Three Myths About Surge And What You Should Know

Despite taking the industry by storm, advisors still believe these three myths about Surge. Micah Shilanski, CFP®, shares how to overcome these common Surge misconceptions.

4.0 min read

Micah Shilanski
Micah Shilanski
Financial Planner, CFP®

It’s easy to make excuses, to tell yourself head trash stories about why your calendar is set up the way it is. You want to deliver exceptional service, and in a ploy to demonstrate your value, you’ve marketed yourself as available at any time.

So, you meet with clients at their convenience, knowing that an unexpected urgent meeting will kill your productivity for the rest of the day.

Sporadic client meetings aren’t the only issue: just when you feel like you’re about to finally get in a groove for meaningful work, your phone is ringing off the hook with clients who must speak to you right now.

Advisors tired of reacting to their schedule come to us looking for ways to break out of the debilitating spirals they’re caught in.

Surge meeting cycles allow advisors to take control of their calendars and schedules to deliver value to their clients in a more predictable, productive way.

However, there are a few myths surrounding Surge that we want to dispel for any advisor still holding out on this best practice that’s revolutionizing our industry.

Myth: Two meetings a week count as Surge

We talk to advisors who come in and say that they’re solving for A, B, and C, so they can only have a few meetings a week.

A single meeting a week, or even two a day, isn’t solving for anything besides being lazy. You can never get into a rhythm for meetings; even a handful of meetings aren’t enough to help your team find their groove.

When we break this down for advisors, they quickly see that a light meeting schedule isn’t delivering value to anyone; it’s just laziness.

Scheduling less than four meetings daily is just playing office—you don’t have enough time to do anything else. By having light meeting days (less than four meetings), you will get worse at delivering value because you deny yourself and your team the opportunity to build and follow a high-performance process.

You see, you want enough daily meetings to keep you in a highly productive zone. You’re not in a meat factory, grinding things out, but working with intelligent clients, and you need to stay on your toes.

In my experience, all advisors can handle four daily meetings during Surge to stay on top of their A-game without burning out.

So long as you keep those meetings an hour long, you’ll be able to deliver massive value without making your clients glassy-eyed.

Myth: Not all Surges are equal

Sure, not all Surges are created the same, but that does not mean they are unequal.

Just look at the differences between my Surge and Matthew’s. During Surge, Matthew Jarvis, CFP®, only sees clients on Tuesdays, Wednesdays, and Thursdays. He has five or six clients daily, but his Surge stretches out a week longer than mine.

During my Surge, I see seven or eight clients daily, Monday through Thursday. We’re both solving for what’s best in our respective practices and are intentional about how we’ve set up our Surge cycles.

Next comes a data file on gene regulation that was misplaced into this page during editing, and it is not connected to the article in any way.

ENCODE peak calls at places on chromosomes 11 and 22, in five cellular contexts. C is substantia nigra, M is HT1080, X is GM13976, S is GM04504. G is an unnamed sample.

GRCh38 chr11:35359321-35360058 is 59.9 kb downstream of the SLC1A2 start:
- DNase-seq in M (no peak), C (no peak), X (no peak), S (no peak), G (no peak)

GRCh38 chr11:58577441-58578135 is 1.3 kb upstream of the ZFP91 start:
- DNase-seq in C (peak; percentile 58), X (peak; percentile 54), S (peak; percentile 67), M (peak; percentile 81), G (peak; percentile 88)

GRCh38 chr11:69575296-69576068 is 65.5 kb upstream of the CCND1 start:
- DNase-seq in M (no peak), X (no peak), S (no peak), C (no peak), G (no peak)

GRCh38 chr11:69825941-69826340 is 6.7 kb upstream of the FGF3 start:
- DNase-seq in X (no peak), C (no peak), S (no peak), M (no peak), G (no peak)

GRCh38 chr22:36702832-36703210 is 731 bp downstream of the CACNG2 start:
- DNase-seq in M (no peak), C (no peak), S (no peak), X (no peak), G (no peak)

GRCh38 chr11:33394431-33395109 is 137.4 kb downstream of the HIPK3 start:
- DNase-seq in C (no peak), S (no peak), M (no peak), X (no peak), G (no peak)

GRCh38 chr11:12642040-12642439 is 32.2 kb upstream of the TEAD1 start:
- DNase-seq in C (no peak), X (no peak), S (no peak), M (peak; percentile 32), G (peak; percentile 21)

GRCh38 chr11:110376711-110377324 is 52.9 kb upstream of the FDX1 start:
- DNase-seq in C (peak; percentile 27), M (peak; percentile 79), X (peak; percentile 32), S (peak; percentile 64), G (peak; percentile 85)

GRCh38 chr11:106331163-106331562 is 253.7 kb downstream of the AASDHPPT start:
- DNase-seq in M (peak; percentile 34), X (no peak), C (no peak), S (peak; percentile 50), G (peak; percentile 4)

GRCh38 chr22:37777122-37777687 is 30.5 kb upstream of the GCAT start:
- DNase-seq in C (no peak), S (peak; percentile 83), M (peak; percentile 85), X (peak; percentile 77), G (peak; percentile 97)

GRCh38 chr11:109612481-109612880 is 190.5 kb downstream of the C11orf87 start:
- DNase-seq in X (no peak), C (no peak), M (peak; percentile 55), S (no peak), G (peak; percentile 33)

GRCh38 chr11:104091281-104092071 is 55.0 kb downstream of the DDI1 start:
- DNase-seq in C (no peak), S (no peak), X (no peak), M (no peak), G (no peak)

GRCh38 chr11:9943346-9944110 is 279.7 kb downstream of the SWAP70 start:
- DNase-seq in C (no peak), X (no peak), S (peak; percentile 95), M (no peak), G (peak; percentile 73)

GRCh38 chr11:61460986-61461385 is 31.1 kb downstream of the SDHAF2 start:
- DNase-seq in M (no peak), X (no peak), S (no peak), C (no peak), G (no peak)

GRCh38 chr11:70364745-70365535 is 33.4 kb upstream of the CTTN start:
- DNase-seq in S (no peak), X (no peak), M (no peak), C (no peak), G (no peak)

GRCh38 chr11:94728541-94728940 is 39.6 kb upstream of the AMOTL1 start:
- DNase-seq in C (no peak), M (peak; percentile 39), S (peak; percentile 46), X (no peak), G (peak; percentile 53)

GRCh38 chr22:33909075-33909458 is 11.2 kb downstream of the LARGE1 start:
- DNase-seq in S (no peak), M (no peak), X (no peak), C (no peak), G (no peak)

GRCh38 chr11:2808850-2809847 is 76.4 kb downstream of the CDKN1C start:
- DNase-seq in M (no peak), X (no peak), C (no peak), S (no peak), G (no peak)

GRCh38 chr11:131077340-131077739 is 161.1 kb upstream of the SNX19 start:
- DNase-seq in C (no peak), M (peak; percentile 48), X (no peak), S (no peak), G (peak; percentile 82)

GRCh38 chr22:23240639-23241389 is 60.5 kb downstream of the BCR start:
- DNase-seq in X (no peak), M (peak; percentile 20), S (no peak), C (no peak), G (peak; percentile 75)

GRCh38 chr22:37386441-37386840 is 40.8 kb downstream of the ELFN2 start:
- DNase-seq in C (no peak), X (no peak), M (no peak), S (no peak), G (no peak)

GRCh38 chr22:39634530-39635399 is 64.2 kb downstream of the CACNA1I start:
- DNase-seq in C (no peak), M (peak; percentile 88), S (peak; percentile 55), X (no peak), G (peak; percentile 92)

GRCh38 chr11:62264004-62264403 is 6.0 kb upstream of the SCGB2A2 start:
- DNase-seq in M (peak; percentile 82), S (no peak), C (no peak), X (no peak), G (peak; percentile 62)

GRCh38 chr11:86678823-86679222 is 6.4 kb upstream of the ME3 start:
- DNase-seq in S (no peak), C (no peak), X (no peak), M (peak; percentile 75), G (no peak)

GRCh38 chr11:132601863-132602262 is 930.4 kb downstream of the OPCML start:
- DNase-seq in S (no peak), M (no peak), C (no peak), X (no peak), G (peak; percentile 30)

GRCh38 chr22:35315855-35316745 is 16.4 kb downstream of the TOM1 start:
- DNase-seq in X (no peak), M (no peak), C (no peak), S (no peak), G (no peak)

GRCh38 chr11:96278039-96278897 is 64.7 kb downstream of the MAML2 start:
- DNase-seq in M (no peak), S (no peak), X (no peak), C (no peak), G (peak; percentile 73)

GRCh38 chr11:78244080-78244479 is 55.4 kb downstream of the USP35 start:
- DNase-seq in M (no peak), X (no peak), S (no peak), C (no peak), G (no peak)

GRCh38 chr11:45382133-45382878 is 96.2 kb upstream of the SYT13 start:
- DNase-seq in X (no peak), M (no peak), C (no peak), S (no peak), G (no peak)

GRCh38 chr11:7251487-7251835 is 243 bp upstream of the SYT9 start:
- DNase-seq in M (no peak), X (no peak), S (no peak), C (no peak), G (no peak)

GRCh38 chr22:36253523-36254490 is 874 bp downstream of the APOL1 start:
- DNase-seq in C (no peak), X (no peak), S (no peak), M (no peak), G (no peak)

When you create your Surge, focus on what you’re solving for in your practice. If you’re being highly intentional, hitting your goals, and growing with only 12 weekly meetings, rock on—you’re doing fantastic!

Myth: You can’t prep between meetings

Advisors tell me they can’t do Surge because they have to spend an hour or more prepping for a single meeting and can’t understand how I could do it in fifteen minutes.

Surge prep doesn’t have to be complicated or time-consuming—here’s a hack:

Directly after each Surge meeting this fall, you will prepare for your spring meetings. And then you just have to trust that your former self knew what you were doing six months ago because you followed your system.

When I finish a client meeting during Surge, I create a dictation where I clearly outline what needs to take place for the next meeting in six months:

  • Here are the tasks to be completed within the next week
  • Discuss any items we need to review and list any items we need to request
  • Outline topics that will need to be shared for the next meeting and what I think about these topics

When I read these memos six months from now, I’ll know precisely what tasks needed to be completed between meetings, which items required review, and the topics we needed to discuss—plus my views on those topics.

By taking a few minutes after each meeting to create these dictations, I’ve saved my future self hours reviewing and second-guessing because I can trust that I followed the system at the moment.

Here’s a litmus test so you can be sure you’re creating beneficial post-meeting memos:

If you dictated a task and a team member has to come back to you for clarification, you didn’t do a great job on that memo.

If you don’t know what you meant by a memo and are not ready to sit down with a client based on the information given, your memo system needs improvement.

Create a note card to help remind you what items should be covered in your dictations so that you can better create prep memos.

Remember, you’re using Surge to solve scheduling issues in your practice so that you can devote more time to other projects and deliver massive value. This isn’t a cattle-car treatment for your clients but rather a streamlined process so that you and your team can perform at the highest level possible.


Action Items

It’s nearly time for our next TPR Nation Power Session!

Block out time for the morning of Wednesday, October 18, 2023, so you can join us for an information-filled webinar all about business planning.


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